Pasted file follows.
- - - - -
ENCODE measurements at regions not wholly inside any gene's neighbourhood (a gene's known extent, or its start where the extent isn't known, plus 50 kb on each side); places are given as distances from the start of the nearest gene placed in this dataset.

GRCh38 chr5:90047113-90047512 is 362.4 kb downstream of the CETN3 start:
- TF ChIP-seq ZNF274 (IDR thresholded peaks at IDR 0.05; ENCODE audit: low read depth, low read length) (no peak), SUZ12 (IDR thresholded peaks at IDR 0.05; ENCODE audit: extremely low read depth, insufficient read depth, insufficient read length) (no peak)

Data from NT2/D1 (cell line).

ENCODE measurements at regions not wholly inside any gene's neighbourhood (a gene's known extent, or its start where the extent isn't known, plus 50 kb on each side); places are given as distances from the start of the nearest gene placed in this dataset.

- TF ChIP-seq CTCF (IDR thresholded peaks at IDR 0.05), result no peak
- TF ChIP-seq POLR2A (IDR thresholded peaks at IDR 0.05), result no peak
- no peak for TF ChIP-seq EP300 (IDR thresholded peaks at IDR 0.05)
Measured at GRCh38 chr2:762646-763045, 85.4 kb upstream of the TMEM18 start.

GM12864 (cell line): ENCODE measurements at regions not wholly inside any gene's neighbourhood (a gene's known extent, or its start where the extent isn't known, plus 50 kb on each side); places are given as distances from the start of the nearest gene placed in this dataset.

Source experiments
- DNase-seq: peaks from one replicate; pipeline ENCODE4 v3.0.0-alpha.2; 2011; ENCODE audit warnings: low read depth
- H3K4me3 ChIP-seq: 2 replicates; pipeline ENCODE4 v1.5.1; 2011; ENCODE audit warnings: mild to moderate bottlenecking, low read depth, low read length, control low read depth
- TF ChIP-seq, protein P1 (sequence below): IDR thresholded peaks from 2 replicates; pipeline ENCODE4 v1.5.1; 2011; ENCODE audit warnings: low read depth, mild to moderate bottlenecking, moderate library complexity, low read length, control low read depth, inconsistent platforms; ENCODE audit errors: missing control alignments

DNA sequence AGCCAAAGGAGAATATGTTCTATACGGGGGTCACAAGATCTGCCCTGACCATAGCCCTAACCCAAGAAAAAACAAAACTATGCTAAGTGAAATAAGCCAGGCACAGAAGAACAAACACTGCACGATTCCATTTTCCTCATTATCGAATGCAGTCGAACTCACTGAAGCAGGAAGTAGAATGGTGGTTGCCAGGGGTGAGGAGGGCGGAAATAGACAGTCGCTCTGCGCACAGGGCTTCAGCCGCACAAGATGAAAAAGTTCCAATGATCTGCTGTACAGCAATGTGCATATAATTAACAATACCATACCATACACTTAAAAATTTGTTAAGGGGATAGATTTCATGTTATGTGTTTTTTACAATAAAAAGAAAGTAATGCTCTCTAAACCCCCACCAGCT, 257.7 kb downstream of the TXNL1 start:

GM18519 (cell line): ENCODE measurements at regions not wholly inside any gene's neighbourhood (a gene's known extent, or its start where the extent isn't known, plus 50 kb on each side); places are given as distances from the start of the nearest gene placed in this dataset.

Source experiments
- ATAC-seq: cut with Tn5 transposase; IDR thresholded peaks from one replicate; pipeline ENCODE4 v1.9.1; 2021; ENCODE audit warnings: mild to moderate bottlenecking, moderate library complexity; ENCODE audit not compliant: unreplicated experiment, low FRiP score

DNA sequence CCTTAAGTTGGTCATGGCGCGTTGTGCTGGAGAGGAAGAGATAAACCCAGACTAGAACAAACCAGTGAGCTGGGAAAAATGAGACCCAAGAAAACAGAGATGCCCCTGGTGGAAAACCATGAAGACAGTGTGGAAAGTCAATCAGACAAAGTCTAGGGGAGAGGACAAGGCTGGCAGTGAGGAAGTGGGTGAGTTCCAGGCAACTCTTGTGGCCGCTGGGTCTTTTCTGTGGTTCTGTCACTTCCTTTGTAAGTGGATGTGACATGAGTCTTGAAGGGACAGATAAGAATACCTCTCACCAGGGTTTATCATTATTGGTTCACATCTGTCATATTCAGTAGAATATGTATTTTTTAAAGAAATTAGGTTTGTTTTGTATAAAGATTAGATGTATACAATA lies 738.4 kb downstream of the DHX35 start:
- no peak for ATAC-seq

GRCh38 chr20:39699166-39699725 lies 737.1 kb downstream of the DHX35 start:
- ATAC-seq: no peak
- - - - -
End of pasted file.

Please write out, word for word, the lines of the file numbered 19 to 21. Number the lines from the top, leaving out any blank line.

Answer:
DNA sequence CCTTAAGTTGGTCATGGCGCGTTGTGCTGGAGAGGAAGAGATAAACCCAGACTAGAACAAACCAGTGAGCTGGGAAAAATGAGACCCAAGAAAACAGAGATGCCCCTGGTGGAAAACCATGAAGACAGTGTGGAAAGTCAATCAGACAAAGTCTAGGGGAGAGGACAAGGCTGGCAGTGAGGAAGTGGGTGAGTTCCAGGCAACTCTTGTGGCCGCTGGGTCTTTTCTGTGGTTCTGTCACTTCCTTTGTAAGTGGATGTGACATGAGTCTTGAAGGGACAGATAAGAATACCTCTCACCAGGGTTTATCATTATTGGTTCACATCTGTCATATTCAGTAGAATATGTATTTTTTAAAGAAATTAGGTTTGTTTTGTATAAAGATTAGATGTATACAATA lies 738.4 kb downstream of the DHX35 start:
- no peak for ATAC-seq

GRCh38 chr20:39699166-39699725 lies 737.1 kb downstream of the DHX35 start: